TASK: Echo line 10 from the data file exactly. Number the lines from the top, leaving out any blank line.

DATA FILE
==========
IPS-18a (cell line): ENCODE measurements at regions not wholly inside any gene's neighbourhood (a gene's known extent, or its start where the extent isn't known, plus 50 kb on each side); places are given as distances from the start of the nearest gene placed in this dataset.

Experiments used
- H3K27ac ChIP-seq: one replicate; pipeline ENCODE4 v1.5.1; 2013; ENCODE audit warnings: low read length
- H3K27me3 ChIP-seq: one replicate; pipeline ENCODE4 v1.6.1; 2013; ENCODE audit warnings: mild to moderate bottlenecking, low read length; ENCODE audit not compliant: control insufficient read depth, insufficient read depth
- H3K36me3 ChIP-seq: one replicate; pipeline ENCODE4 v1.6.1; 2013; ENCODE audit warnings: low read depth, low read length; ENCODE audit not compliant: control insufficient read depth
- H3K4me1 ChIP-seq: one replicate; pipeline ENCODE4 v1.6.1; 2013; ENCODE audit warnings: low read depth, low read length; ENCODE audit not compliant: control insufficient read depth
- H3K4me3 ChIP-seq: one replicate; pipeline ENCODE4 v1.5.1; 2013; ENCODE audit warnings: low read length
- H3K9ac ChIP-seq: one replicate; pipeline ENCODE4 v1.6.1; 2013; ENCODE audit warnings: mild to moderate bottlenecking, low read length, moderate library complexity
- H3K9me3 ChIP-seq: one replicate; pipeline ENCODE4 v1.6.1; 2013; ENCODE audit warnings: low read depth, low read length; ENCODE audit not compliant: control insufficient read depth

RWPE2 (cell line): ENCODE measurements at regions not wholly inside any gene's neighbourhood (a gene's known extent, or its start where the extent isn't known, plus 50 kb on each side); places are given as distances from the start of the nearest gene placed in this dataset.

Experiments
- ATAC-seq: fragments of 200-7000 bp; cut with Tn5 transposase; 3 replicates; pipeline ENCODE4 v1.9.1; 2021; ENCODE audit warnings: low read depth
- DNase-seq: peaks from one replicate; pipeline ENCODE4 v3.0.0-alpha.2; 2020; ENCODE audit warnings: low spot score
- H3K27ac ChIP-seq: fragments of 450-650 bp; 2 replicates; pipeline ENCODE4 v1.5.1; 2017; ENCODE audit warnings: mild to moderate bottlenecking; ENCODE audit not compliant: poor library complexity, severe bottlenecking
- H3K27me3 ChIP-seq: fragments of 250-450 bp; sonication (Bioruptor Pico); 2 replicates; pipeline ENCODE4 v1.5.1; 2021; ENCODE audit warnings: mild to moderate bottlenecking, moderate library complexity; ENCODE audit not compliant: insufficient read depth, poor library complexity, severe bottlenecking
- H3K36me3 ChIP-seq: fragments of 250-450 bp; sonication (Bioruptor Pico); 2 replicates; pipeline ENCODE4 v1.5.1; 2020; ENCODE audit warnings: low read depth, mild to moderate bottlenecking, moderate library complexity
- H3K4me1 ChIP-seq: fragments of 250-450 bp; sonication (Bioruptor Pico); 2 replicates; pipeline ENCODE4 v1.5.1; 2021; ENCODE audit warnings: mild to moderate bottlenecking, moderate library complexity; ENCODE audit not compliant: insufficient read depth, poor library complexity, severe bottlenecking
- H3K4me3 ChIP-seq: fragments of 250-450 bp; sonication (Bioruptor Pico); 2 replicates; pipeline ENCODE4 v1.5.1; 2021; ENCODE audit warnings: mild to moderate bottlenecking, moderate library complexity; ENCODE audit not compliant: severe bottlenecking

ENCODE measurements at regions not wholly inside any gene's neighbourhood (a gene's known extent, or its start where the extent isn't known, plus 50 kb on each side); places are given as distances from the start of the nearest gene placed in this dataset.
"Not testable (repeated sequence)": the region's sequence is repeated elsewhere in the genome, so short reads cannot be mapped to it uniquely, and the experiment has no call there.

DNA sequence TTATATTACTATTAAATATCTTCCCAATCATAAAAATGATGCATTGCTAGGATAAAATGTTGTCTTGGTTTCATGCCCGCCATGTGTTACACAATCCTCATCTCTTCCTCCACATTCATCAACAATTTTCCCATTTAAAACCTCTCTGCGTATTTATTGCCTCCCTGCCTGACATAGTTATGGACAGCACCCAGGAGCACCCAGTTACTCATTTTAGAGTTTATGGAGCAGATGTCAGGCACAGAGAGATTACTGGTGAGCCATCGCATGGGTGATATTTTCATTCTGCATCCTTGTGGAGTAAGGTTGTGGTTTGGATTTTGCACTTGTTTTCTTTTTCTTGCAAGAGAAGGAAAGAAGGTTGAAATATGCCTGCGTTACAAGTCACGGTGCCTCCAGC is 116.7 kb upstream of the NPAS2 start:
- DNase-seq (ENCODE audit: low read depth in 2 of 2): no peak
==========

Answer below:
RWPE2 (cell line): ENCODE measurements at regions not wholly inside any gene's neighbourhood (a gene's known extent, or its start where the extent isn't known, plus 50 kb on each side); places are given as distances from the start of the nearest gene placed in this dataset.